Like I said though, Jacksonville is the biggest winner in this because they have the most cap space and a new owner with some of the deepest pockets in the league. Some of the other team’s owners like Buffalo, and Tampa Bay have shown they were on the cheap side (as did Jacksonville’s old owner.)

    Honestly, this news about this roll over being real shocked me because it did sound ridiculous but it makes sense once the cap floor hits, it’s geared to help out those smaller market teams who only spend to the 89% to build up a bigger cap and if they begin to earn more money via winning turning into increased revenue sales from tickets and merch then they can begin to spend with the big boys.

  18. joetoronto says:
    Feb 12, 2012 9:17 AM
    The last time we updated the 2011 cap dollars, the Jaguars had $32.9 million in space. The Chiefs had $27.4 million, the Broncos had $25.6 million, the Bucs had $25.1 million, the Seahawks had $21.7 million, and the Bills had $20.9 million.

    It isn’t about winning for these teams, it’s about making money, lot’s of it.

    You realize that those six teams are probably the six smallest markets of any NFL team? While there is money to be made, it’s not; say; Dallas or NY money. They simply can’t spend the same as large market teams. That’s why the cap floor is a cumulative of all the teams, not individual.

  19. It’s not that difficult….Raising the cap raises the floor. This set up will create two different groups….the HAVEs and the WON’Ts. Call this the Jerry Jones rule. High revenues team will have a one time advantage because they WILL spend…unlike the Tampas who are happy remaining at the minimum levels.

  20. So now we need to know how much “excess cap space” each team has to carry over.

    In other words if teams don’t submit a written request to carry over cap space it is automatically lost.

    Fans need to know what that number is and why they wouldn’t carry it over.

    The rule itself sounds backwards. The cap space should be carried over automatically unless there is a written request not to.

    Sounds like an a back door scheme for the owners.

  21. Paul Poslusny: 6 year – 42 million
    Clint Session: 5 year – 30 million
    Dawan Landry: 5 year – 27.5 million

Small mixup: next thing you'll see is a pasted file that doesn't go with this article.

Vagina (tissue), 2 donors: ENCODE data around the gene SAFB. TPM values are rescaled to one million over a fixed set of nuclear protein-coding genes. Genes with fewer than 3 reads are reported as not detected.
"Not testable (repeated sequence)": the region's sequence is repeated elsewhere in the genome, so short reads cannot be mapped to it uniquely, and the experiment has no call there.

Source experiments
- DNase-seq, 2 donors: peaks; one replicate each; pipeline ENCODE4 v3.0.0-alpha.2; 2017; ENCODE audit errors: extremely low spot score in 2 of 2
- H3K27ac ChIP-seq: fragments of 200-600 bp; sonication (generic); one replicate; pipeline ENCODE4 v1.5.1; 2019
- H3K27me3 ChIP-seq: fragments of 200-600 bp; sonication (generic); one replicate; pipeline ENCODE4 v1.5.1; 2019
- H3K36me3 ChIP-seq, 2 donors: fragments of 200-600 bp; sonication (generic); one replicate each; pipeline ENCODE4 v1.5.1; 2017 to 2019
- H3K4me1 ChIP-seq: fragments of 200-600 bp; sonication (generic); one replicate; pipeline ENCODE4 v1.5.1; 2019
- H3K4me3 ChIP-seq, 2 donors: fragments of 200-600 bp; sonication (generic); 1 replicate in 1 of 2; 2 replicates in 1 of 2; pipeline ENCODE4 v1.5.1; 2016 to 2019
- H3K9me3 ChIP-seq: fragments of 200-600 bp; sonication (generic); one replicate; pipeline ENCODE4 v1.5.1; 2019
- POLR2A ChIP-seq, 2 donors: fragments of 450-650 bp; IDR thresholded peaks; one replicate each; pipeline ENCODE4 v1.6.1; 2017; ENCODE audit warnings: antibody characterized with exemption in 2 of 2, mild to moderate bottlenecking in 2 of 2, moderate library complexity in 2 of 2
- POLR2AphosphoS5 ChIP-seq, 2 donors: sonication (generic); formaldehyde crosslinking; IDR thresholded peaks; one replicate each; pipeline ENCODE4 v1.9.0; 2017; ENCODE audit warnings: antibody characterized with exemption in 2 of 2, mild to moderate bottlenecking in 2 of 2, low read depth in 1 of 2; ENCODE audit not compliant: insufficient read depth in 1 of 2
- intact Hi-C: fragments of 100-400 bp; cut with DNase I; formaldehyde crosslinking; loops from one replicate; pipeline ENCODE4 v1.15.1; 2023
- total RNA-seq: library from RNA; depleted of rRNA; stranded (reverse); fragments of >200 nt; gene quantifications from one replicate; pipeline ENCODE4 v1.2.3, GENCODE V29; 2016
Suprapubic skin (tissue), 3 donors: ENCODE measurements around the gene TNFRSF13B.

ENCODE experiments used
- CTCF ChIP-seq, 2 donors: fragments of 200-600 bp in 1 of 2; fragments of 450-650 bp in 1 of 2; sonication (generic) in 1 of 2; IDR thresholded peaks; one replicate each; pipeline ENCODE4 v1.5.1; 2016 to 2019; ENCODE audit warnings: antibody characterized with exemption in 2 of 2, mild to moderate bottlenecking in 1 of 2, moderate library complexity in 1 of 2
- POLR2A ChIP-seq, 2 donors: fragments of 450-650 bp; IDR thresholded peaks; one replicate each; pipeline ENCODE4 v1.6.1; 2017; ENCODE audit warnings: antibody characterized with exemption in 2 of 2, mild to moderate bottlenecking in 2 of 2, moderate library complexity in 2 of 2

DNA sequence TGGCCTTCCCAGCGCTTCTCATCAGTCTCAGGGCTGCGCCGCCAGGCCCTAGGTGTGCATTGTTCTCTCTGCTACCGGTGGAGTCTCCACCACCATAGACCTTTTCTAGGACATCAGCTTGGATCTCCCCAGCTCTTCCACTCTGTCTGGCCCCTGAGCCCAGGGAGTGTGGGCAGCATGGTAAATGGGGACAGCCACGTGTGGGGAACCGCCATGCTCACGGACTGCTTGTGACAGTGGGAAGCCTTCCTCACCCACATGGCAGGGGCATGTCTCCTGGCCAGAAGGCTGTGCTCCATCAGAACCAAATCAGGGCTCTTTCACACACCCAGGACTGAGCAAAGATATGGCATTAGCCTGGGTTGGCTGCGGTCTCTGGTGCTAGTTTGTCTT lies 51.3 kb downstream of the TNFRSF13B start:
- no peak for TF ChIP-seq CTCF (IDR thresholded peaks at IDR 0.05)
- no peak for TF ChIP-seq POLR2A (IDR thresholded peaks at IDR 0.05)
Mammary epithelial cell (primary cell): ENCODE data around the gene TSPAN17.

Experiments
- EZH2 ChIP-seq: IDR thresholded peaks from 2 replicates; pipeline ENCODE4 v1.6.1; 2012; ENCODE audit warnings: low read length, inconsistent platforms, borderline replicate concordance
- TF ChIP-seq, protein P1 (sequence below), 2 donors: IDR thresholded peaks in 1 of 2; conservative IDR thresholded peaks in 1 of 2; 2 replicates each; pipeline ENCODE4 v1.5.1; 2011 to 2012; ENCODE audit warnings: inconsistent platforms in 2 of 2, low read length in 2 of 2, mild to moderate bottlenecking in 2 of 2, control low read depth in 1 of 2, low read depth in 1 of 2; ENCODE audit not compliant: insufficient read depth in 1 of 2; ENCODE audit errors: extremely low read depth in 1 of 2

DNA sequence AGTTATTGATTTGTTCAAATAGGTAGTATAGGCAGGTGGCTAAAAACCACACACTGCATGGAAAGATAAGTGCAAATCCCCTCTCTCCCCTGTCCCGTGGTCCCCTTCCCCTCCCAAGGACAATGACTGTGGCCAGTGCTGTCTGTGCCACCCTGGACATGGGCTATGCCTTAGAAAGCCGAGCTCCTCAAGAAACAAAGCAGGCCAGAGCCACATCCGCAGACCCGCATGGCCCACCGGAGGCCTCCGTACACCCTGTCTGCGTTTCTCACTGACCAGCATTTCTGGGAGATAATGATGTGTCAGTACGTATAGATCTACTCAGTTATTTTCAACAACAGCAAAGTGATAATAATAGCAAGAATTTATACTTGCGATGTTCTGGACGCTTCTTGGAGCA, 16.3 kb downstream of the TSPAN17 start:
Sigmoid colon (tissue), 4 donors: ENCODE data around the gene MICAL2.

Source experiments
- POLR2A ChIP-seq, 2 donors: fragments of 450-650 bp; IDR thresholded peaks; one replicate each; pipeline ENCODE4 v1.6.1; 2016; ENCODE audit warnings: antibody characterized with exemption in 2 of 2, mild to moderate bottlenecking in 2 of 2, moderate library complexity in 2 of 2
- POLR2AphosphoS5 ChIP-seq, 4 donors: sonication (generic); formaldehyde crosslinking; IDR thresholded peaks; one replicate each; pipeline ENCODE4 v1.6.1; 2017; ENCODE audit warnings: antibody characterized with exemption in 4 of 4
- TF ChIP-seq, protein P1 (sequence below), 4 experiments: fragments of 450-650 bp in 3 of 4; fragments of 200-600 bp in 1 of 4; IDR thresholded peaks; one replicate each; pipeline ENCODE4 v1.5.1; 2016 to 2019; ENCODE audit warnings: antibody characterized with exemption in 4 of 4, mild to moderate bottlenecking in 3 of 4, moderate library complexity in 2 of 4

Weaver clearly made sure the team signed nobody last FA.

    Also, didn’t the Jags also get flambasted for those signings? I think the improvement to the defense that was seen this past year was well worth the investment in those 3 players. This FA crop should be good, excited to see what happens. But enough bashing Weaver for being cheap.

  22. why is seahawk fan already looking for a qb???didn’t they sign their man tavaris jackson just last year?? i mean come on guys “WHATS YOUR DEAL”

  23. goatcheez-” The other teams have the same cheap owners.”

    just making sure you’re aware that paul allen (seahawks) is worth 6 and a half times what the jags new owner is worth. he cofounded a little company called microsoft. oh yeah, he’s also the richest owner in the nfl. just because these guys have money doesn’t mean it will translate into success on the field. all they can do is build state of the art stadiums (century link field, by far the loudest stadium in the US), state of the art practice facilities, and make the right personnel moves. from there every team has the same opportunities through the draft or free agency. its all a crapshoot.

  24. The NFL is a business. It is more important to make money then it is to win. The owners made money running other businesses prior to ownering an NFL team. Profits drive every decision. They are not in this to win, they are in it to make money and drive up the value of their franchise.

  25. How do we know any of the teams listed are profitable? Owning a sports teasm in no way guarantees a profit. If these guys are operating at a loss, why spend more on salaries? That’s something only a government employee would think they can do.

  26. So, can anybody answer this for me?

    For this question:
    Assume 2012 cap is 120 mil and 13 cap is 125.
    And a team carries over 30 mil from 11 to 12.

    If they spend all that money, they’re sitting at 150 mil and 25 mil over the cap for 13. Where’s the benefit?

    Realize you could do a bonus that isn’t prorated in that year and make a huge signing this year, but is there any other benefit?